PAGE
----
Is American Capital (Nasdaq: ACAS ) headed higher, or lower? That's the question we ask when we evaluate insider buying and selling. We ask because how executives spend their paychecks is often a reflection of what they think of their companies' prospects.
Of course, not all buys are equal. According to two decades worth of research from Dr. H. Nejat Seyhun compiled in his book Investment Intelligence From Insider Trading, buying is most predictive when it (a) comes from the CEO or other top-level executive, and (b) it's performed in bulk. Seyhun found buys of between 10,000 and 100,000 shares to be most informative.
How do American Capital's managers measure up against Seyhun's benchmarks over the past year? See for yourself:
Recent buy prices above earlier sale prices
||A business development company that provides capital for financings and buyouts
|CAPS Stars (out of 5)
|Percentage of Shares Owned by Insiders
|Net Buying (selling)*
|Last Buyer (% increase)
Malon Wilkus, Chairman and CEO
1,700 shares at $5.88 apiece on Sept. 14, 2010
(Increased direct holdings by less than 1%)
|Last Seller (% decrease)
Brian Graff, senior managing director
5,184 shares at $5.27 apiece on July 28, 2010
(Reduced direct holdings by less than 1%)
Ares Capital Corp. (Nasdaq: ARCC )
Fortress Investment Group (NYSE: FIG )
MCG Capital Corp. (Nasdaq: MCGC )
Sources Form 4 Oracle, Capital IQ, and Motley Fool CAPS. (Data current as of Oct. 14.)
*Open market sales and purchases only.
What we're tracking here, and why
Insider buying data can be confusing. Here, I'm concentrating only on buying and selling conducted in the open market. With most of these transactions, insiders control the timing. Other times they're buying or selling under the purview of a 10b5-1 plan. Either way, personal holdings are being bought and sold.
Those personal holdings matter the most -- they're the shares executives hold for investment, rather than compensation. Employee stock options are different; they're compensatory in the purest sense. I've stripped out options-related buying and selling from the calculations you see above.
The Foolish view: bullish
Allow me to admit a bias before we dig further: I'm a former shareholder of American Capital. Like most who've owned the stock anytime during the past three years, I took a loss. So as you might expect, I approached this analysis with skepticism.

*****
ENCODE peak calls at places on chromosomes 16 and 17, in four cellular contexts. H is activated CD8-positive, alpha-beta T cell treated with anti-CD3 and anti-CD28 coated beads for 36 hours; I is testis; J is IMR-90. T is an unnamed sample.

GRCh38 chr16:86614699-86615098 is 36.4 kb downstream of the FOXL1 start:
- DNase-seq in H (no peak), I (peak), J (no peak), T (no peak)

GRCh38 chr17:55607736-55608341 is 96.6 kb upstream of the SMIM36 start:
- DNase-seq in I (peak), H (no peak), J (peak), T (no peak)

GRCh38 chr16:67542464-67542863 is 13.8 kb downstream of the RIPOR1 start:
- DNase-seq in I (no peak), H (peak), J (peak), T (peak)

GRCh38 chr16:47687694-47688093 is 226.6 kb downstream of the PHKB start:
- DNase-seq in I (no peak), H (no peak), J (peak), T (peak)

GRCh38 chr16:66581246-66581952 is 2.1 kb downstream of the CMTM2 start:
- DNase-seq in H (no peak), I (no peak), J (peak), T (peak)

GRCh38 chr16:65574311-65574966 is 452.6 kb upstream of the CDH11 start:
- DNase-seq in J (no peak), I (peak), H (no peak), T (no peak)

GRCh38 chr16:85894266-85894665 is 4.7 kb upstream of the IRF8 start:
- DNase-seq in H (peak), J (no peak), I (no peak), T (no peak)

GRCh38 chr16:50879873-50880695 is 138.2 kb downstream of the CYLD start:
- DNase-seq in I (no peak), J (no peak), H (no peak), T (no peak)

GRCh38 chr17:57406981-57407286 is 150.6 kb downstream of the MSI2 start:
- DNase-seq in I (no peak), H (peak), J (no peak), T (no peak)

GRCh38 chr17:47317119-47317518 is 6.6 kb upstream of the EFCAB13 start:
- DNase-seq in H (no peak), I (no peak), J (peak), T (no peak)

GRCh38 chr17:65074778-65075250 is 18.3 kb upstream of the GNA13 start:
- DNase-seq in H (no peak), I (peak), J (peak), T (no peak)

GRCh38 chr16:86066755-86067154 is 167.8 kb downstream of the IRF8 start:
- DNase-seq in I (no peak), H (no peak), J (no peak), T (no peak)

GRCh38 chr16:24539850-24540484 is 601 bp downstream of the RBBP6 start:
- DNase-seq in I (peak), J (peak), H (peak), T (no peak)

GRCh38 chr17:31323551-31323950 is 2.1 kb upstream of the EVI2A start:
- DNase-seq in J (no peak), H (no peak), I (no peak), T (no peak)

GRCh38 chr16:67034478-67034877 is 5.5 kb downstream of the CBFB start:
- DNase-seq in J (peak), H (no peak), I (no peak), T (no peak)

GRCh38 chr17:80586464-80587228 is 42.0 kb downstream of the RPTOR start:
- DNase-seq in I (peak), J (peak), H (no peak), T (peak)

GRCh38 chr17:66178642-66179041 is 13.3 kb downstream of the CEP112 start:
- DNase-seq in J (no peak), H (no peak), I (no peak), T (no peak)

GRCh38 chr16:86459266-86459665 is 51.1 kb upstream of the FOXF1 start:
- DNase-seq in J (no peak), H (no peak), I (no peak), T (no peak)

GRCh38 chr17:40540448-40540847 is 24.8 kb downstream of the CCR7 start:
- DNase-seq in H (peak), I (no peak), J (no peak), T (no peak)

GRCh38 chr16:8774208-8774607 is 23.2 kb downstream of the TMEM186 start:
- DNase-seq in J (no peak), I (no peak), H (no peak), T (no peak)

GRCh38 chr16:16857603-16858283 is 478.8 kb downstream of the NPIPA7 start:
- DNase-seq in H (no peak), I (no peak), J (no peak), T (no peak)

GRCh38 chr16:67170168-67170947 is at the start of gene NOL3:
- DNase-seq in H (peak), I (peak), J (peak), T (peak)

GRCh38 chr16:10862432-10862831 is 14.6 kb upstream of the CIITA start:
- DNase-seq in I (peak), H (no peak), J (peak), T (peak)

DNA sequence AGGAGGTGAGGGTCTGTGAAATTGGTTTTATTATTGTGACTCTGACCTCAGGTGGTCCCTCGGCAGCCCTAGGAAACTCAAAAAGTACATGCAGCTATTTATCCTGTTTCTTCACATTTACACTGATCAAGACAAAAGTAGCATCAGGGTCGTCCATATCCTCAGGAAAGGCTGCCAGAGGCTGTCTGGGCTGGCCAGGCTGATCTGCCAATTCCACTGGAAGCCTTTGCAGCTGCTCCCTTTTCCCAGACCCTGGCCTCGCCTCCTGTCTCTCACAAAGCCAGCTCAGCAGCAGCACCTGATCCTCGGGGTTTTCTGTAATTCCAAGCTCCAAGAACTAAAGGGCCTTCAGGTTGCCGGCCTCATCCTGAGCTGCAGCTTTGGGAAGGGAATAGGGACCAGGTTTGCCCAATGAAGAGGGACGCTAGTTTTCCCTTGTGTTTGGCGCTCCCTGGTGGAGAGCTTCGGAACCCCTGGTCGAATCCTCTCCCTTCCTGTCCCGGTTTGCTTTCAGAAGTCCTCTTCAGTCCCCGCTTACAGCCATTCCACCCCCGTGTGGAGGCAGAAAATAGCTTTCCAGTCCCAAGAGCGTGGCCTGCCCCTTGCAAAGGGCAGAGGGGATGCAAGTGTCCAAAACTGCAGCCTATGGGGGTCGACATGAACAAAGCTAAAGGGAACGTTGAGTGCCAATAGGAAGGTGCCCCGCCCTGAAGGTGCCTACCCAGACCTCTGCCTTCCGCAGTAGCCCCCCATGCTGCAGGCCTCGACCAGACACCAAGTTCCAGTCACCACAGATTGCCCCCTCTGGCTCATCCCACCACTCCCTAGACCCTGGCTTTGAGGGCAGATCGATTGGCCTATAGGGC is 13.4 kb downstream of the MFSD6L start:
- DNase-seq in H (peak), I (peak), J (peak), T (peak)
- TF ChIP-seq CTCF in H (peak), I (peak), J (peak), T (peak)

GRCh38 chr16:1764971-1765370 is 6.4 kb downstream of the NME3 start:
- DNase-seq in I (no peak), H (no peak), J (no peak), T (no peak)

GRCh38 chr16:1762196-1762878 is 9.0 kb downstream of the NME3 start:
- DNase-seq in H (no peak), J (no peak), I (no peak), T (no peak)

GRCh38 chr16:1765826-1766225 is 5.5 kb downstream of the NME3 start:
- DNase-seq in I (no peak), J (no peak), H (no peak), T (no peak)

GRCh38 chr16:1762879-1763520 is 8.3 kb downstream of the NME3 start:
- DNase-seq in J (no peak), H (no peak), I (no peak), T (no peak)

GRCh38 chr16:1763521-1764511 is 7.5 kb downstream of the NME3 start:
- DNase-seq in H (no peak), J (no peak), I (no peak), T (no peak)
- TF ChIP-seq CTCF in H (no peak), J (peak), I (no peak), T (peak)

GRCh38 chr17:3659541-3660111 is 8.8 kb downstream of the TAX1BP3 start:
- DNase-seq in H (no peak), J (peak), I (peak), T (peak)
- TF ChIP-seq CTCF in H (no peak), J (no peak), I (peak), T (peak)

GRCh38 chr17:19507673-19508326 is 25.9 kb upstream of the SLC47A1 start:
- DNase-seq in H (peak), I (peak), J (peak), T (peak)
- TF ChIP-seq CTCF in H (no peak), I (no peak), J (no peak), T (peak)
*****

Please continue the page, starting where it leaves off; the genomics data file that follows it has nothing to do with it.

Having said that, today's American Capital shows signs of significant improvement. Management has produced a 26.1% return on equity over the trailing 12 months. Book value is on the rise once more. And according to research from LSV Asset Management, the stock has one of the best earnings yields available.
Fools also see a bargain at present levels. "[American Capital] has strong operating income but suffered a liquidity crisis in 2008. Debt issues have now been resolved, and leverage paid down. Additionally, John Paulson bought 13.5% of the company, providing a vote of confidence. I expect [American Capital's] stock price to return to NAV, just like Ares Capital and Apollo Investment (Nasdaq: AINV ) have," All-Star investor valuefrog wrote in August.
Insiders would seem to agree. Four separate managers and board members have bought shares since June. Sellers have been equally varied, but what sales have been made have been relatively small. By contrast, board member Philip Harper bought 40,000 shares in August. He's enjoyed a 22% gain since. I think he'll see even greater returns in the years ahead.
Do you agree? Disagree? Log into Motley Fool CAPS today and tell us how you would rate American Capital. You can also add the stock to your watchlist.
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